Latest Women's Health News

3May
2021

Obamacare Gave More Breast Cancer Survivors Access to Breast Reconstruction

Obamacare Gave More Breast Cancer Survivors Access to Breast ReconstructionMONDAY, May 3, 2021 (HealthDay News) -- Breast reconstruction rates rose significantly among Black women after Obamacare expanded access to Medicaid, a new study says.It also found a large increase in reconstruction rates among women with lower income and education levels.The findings suggest "that Medicaid expansion was highly effective in doing what it was supposed to do -- breaking down barriers to care," said lead researcher Dr. Sharon Lum, a surgical oncologist at Loma Linda University Health in California.Researchers analyzed data for nearly 1.2 million breast cancer patients, 40 and older, who underwent breast removal (mastectomy) with or without reconstruction between 2010 and 2017. Medicaid expansion was introduced in January 2014, though individual state timelines...

Your Blood Type Might Raise Odds for Certain Health...

30 April 2021
Your Blood Type Might Raise Odds for Certain Health ConditionsMONDAY, May 3, 2021 (HealthDay News) -- Certain blood types may increase a person's risk of different health problems, a new study suggests.The research confirms some previous findings and reveals new links between blood types and diseases, according to the authors of the study published April 27 in the journal eLife."There is still very little information available about whether people with RhD-positive or RhD-negative blood groups may be at risk of certain diseases, or how many more diseases may be affected by blood type or group," said first author Torsten Dahlén, a doctoral student at Karolinska Institute in Stockholm.To help fill that gap, the researchers investigated the link between blood types, RhD status and more than 1,000 diseases. (A person who is RhD positive has a...

Will Baby Have Allergies? First Poop Might Tell

30 April 2021
Will Baby Have Allergies? First Poop Might TellTHURSDAY, April 29, 2021 (HealthDay News) -- An infant will generate a lot of poop during the first year of life, but the very first one may offer key clues about the risk of developing allergies.Researchers analyzed samples of meconium from 100 babies enrolled in the CHILD Cohort Study, a long-term health study of children in Canada. Meconium is a dark green substance composed of what the fetus ingests and excretes while in the womb, from skin cells and amniotic fluid to molecules called metabolites. A newborn typically passes meconium during the first day of life.The study found that the fewer different types of molecules a baby's meconium contained, the greater the child's risk of developing allergies by the age of 1."Our analysis revealed that newborns who developed allergic...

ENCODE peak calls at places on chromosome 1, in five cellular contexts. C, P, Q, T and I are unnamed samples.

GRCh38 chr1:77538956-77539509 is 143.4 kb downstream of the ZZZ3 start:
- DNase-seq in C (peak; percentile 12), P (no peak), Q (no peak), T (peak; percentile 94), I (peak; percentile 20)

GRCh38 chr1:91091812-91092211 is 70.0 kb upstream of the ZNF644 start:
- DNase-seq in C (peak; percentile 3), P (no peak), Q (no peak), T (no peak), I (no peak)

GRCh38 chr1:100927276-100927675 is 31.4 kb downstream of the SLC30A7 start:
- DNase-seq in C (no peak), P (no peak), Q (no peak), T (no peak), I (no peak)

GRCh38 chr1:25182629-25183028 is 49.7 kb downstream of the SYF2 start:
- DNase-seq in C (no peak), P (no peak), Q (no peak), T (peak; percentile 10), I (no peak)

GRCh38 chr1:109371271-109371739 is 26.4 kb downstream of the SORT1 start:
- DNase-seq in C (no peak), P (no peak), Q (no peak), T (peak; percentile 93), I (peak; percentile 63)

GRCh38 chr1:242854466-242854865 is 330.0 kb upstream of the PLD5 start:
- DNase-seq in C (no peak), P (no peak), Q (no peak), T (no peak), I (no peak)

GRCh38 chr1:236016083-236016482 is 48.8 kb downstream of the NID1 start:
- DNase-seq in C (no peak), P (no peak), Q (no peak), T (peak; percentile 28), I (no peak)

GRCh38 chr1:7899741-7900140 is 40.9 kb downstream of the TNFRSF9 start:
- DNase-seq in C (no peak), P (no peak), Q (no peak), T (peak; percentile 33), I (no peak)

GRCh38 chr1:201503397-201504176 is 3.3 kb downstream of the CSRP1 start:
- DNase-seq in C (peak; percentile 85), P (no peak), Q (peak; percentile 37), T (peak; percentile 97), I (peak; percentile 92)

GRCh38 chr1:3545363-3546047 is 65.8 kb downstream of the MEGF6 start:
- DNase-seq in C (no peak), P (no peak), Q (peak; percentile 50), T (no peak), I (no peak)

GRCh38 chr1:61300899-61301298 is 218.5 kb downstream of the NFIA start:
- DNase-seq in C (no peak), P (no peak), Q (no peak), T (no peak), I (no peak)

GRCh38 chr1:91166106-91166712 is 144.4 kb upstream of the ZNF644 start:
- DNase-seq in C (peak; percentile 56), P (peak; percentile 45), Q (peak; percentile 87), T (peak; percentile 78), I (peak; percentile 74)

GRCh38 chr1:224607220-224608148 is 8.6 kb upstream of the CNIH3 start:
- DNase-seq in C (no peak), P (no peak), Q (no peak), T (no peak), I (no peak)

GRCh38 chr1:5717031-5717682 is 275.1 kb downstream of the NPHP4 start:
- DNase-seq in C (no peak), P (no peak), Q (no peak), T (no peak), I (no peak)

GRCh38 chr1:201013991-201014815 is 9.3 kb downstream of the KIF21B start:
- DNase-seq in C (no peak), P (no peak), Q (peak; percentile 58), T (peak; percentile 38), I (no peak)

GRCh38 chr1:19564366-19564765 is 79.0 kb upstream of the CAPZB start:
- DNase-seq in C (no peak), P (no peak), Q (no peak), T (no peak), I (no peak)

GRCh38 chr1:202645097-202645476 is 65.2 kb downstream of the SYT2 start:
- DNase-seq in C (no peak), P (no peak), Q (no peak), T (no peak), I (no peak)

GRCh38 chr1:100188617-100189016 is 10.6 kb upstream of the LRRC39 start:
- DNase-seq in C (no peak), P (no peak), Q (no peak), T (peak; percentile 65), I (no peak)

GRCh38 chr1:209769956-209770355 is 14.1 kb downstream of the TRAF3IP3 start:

Being Born Even a Bit Early Might Hamper Child's Development

29 April 2021
Being Born Even a Bit Early Might Hamper Child`s Development THURSDAY, April 29, 2021 (HealthDay News) -- Being born even slightly premature might still raise a child's risk of developmental problems, a new study finds. Preemies often have developmental issues, but previous research has tended to focus on those born extremely preterm (22-26 weeks' gestation), so less is known about children born moderately and very preterm (27-34 weeks' gestation). Average full-term gestation time is 39-40 weeks. To learn more, researchers looked at more than 3,000 children over age 5 in France who were born after 24-26, 27-31 and 32-34 weeks of gestation and compared them to a group of 600 children born at full term. After adjusting for other factors, the researchers determined that the earlier the children were born, the higher their rates of...

Better Sleep May Mean Better Sex for Women

28 April 2021
Better Sleep May Mean Better Sex for WomenWEDNESDAY, April 28, 2021 (HealthDay News) -- Good sleep might be the best prescription for sexual satisfaction among older women, a new study suggests.Women who did not routinely get restful slumber were nearly twice as likely to report sexual problems, such as lack of desire or arousal, researchers found."Sexual dysfunction…is defined as the presence of sexual problems associated with distress, and this relationship was seen between poor sleep quality and higher risk of problems in all domains of sexual functioning including desire, arousal, lubrication, orgasm, satisfaction and pain," said study author Dr. Juliana Kling. She's an associate professor of medicine and chair of women's health internal medicine at Mayo Clinic Arizona in Scottsdale.The researchers couldn't say how, or...
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